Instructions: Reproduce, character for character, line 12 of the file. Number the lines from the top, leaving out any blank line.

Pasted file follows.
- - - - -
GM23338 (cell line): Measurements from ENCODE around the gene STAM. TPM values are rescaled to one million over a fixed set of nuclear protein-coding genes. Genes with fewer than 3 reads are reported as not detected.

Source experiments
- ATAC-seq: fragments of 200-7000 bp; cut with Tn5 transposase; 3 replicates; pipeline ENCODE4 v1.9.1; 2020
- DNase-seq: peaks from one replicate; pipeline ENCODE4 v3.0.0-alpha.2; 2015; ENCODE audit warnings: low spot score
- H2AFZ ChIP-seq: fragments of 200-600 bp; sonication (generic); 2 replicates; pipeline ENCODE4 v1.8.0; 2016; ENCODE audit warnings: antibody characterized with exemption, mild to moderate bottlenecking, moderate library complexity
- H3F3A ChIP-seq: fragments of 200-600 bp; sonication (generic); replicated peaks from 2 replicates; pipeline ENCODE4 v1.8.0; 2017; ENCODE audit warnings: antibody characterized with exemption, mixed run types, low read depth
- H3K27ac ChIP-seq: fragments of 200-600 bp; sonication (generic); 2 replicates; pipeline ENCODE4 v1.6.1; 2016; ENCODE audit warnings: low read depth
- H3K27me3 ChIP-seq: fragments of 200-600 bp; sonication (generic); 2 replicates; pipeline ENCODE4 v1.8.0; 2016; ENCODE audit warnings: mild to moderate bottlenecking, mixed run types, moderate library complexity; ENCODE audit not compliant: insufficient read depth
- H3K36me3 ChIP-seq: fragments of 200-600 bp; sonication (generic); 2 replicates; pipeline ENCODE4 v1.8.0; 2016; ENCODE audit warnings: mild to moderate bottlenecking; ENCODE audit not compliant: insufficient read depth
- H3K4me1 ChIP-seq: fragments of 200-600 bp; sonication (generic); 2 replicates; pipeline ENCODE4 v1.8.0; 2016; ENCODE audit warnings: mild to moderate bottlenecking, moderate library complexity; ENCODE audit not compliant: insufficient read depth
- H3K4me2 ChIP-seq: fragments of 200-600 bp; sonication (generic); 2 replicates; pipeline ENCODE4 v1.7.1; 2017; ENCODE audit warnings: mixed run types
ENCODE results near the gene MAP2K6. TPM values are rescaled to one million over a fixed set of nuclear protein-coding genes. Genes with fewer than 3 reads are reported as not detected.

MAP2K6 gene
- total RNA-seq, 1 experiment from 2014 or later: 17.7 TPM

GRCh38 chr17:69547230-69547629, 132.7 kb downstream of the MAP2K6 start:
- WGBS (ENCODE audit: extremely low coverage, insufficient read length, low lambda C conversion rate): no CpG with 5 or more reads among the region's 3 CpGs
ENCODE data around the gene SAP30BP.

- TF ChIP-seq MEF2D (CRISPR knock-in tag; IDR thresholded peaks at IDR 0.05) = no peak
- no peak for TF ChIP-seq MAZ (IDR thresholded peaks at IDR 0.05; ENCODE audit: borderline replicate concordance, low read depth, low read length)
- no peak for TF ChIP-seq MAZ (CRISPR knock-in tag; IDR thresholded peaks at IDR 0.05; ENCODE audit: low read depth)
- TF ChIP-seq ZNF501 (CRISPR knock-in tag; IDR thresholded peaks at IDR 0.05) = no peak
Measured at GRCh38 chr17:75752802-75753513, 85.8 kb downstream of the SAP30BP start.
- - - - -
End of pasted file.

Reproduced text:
ENCODE results near the gene MAP2K6. TPM values are rescaled to one million over a fixed set of nuclear protein-coding genes. Genes with fewer than 3 reads are reported as not detected.